How to travel with your dog

My dog, Pella, is happy when she is close to her humans. I try to take her with me where ever I go, she is with me at work, when we go on hikes, when I go horseback riding and she tags along when we go traveling (when it is possible). It isn’t as hard to travel with a dog as you may think. She traveled with us from Sweden all the way to Canada and Alaska this summer!

Pella on Gothenburg Airport, Sweden on her way to Canada

Rules and regulations when you travel with your dog

If you live in the EU, in Canada or in the US you can bring your dog to a lot of places. Pella is registered in Sweden and has a European pet passport where her id-number (chip number), owner, general health, deworming, and vaccination shots are stated. The most important shot that all countries require is the rabies vaccination. It has to be valid and signed by a registered veterinarian in the passport (note that you have to wait 21 days from when the dog had the shot before you travel). Every country has their own rules and you should always check with the consulate/embassy what rules apply in their country before booking the tickets. Some countries (like Norway) requires a deworming a certain number of days signed by a vet before entering the country. It is not a big thing, just go to your vet, ask for the deworming med and make sure they sign the papers before you leave.

Rules for bringing pets to Canada, USA, Sweden

There are a couple of things you should think about when you decide to travel with your dog by plane. Different airlines have different rules and you should always look around for tickets for your dog because the prices and rules differs a lot! In general a dog over 10 kg is not allowed to travel in the cabin with you. Dogs over 10kg has to travel in a special cargo room (pressurized and temporized) and all airlines I’ve looked into require a special crate that is approved to fly with. There are a numerous manufacturers but you should look for the IATA lable saying approved for plane transport. Most airlines have a policy on how to handle dogs and I my favourites so far is KLM, SAS, Lufthansa and WestJet.

What happens on the airport?

My main concern for this trip was the many hours on the plane. It is a 13 hour trip from Gothenburg to Edmonton. We hade a 1,5h stop over in Amsterdam where Pella was transferred from one plane to another without being let out of her crate. But the Pella is a very cool dog, she is used to all kinds of environments and situations. And she did fine 🙂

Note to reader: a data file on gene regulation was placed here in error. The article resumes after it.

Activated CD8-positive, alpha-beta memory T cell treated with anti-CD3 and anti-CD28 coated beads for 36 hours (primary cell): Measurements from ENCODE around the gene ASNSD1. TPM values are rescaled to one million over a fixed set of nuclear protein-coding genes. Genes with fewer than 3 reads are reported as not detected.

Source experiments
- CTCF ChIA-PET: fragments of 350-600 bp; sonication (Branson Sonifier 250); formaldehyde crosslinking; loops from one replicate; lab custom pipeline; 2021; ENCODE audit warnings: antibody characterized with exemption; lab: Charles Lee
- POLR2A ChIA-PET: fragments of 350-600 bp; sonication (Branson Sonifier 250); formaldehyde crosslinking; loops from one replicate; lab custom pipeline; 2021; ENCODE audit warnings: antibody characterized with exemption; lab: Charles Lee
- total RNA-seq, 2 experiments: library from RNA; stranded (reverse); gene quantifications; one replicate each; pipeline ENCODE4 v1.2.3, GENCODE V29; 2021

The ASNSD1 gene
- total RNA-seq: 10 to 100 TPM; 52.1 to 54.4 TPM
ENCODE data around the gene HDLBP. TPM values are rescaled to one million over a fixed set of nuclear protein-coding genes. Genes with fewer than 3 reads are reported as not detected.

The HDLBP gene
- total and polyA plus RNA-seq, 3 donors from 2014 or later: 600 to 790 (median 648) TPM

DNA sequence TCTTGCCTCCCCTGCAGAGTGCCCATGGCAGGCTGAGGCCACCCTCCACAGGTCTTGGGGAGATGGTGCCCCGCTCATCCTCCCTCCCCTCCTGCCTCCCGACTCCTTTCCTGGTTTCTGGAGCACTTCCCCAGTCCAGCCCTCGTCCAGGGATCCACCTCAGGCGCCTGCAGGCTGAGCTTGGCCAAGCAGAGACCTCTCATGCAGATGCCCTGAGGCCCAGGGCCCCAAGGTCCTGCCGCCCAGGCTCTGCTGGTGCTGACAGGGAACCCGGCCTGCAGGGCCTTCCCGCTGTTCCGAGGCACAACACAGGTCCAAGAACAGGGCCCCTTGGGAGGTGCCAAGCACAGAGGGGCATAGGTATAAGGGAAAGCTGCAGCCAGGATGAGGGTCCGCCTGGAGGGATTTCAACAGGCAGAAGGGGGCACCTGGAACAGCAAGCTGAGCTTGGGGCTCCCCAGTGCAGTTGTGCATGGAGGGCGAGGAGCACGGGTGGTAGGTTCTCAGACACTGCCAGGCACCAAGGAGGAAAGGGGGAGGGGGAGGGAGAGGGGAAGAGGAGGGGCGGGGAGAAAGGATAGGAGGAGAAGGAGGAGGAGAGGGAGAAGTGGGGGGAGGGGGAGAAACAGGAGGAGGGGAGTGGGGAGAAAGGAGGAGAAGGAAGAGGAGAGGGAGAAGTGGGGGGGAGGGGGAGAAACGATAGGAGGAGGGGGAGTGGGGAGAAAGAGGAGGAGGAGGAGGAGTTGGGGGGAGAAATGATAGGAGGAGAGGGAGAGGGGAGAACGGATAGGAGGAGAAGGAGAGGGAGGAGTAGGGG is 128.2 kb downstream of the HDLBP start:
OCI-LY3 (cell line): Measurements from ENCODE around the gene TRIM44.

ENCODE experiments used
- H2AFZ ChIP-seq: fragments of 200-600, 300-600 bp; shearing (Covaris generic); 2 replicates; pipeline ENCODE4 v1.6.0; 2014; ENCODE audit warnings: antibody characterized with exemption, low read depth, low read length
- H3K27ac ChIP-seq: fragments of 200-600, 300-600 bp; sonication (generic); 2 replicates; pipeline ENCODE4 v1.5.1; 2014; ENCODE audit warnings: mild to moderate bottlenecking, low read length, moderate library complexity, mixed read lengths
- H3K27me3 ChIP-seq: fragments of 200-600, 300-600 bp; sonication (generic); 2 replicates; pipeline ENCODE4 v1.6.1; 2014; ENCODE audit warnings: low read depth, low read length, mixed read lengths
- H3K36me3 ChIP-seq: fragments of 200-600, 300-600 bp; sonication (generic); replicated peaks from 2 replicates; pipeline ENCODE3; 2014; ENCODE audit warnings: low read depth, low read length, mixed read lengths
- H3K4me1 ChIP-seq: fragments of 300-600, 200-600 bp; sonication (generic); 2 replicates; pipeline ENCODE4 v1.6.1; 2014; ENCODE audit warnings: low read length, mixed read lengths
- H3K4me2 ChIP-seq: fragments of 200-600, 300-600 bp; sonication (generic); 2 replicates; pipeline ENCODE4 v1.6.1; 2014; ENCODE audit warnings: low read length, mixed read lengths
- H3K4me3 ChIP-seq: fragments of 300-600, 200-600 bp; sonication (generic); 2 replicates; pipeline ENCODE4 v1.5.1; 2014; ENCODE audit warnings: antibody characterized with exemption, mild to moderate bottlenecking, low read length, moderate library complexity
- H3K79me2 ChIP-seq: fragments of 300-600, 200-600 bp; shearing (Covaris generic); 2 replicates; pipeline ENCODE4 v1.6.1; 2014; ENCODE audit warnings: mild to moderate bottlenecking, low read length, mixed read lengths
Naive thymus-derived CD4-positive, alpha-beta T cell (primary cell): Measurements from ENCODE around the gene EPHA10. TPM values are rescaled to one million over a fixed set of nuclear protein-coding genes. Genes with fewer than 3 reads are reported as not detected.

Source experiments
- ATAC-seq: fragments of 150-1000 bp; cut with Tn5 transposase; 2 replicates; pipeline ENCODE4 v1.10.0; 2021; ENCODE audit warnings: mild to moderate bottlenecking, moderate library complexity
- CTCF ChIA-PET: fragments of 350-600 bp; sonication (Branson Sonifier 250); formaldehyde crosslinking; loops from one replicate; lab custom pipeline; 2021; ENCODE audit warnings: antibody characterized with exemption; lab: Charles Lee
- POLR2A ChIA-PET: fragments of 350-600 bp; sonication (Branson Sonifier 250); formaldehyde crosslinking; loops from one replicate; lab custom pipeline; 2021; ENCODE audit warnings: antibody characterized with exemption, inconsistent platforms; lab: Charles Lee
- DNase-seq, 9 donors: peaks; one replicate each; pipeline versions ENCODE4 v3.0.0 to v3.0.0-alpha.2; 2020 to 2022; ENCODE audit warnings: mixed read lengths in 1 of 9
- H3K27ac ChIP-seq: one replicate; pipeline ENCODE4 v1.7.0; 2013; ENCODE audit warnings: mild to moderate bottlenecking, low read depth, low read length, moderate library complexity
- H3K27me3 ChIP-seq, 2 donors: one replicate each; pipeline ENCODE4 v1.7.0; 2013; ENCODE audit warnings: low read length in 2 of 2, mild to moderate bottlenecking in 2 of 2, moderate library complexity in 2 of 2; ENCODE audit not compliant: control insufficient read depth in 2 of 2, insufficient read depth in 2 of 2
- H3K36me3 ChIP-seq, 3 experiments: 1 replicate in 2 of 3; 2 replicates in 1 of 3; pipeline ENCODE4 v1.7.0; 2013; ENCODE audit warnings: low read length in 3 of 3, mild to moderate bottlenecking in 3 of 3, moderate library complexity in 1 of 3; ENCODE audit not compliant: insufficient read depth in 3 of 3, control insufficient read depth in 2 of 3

When you arrive at the airport you check yourself in and the personell will help you get all the paperwork for your dog ready, at this point your dog doesn’t have to stay in the crate. After attaching all paperwork on the create you are asked to go to special bagage drop off with your dog. Don’t forget to bring zip ties to secure the crate (and dont forget to have something to cut them open with when your arrive on your destination). You get a time when you are supposed to drop off your dog, and it is set to be as close as possible before you have to go through security yourself.  You are allowed to go for a walk and let him/her do their business outside. The personell on the airports I’ve been to has been super sweet and helpful so you can stay with your dog as long as possible before your flight. You hand in your dog and get yourself to the gate.

Once you reach the final destination you get your dog back by the special baggage. I’ve picked my checked baggage from the carousel first to be ready to go through customs as fast as possible when you get the dog. When the dog arrive you go to customs right away, don’t let him/her out before your are through (two reasons, 1. they may have soiled them selves in the crate during the trip and 2. they want to go pee/poo as fast as possible once they are let out). Have all your dog’s paperworks ready and choose “items to declare”. Hopefully the customs is fast and smooth (it has been when we have traveled) and you will be able to let your dog out in the new country 🙂

Pella and us on the Top of the World highway close to the border between Yukon, Canada and Alaska, USA.

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